Surf photographer Ben Thouard spends his days underwater, floating on blue-green Tahitian waves. In a quest to find an original angle for ocean photography, he waits on a weather window for perfect conditions that happen just a few times a year. Sometimes it’s a lot of preparation for nothing. But occasionally, a rare compression of waves on the reef offer a fleeting window to a new and crystal-clear perspective of the place where sea becomes surface.
Bikepacking takes on a whole new meaning when it’s the bike you’re wearing as a backpack. German freeskiers Jochen Mesle and Max Kroneck set out to cycle 1,800 kilometers from their homes in Durbheim, Germany to Nice, France, and ski big lines along the five-week journey. Although the ski resorts are closed for the season, spring comes late to the Austrian Alps. The friends must wait out storms and get creative about carrying 50 kilos of gear across a still-closed mountain pass to finally dip their ski boot-battered feet in the Mediterranean.
North American Premiere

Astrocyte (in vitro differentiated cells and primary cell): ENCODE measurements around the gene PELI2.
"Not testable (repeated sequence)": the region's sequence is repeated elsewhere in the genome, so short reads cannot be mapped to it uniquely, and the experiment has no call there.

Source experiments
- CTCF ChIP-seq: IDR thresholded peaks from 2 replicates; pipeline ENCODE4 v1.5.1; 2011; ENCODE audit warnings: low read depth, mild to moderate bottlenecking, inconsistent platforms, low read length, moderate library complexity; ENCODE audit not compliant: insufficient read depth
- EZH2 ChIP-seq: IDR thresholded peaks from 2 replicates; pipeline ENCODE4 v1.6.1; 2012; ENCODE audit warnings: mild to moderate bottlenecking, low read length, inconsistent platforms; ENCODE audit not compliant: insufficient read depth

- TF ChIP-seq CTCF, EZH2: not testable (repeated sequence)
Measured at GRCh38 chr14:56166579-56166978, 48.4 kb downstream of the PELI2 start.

How about attempting the second summit of the most remote mountain on Earth? Without the logistical support of the U.S. government, which sponsored the scientific expedition that marked the only other time human beings have been to the Gothic Range of the Transantarctic Mountains? Or any other support, for that matter? The plan, by design, is ambitious; it requires kite skiing almost 2,000 kilometers round trip, towing gear on sleds, just to reach the highly technical peak, known, menacingly, as The Spectre. The three expedition members battle logistics, distance, wind and no-wind, frostbite, crevasses and wrong turns. “Who’d have thought I’d actually get here one day?” says expedition leader Leo Houlding, as the team closes in on the objective. He can be forgiven for scarcely believing where he finds himself. Who else could ever claim that, “We are the most remote people on Planet Earth right now”?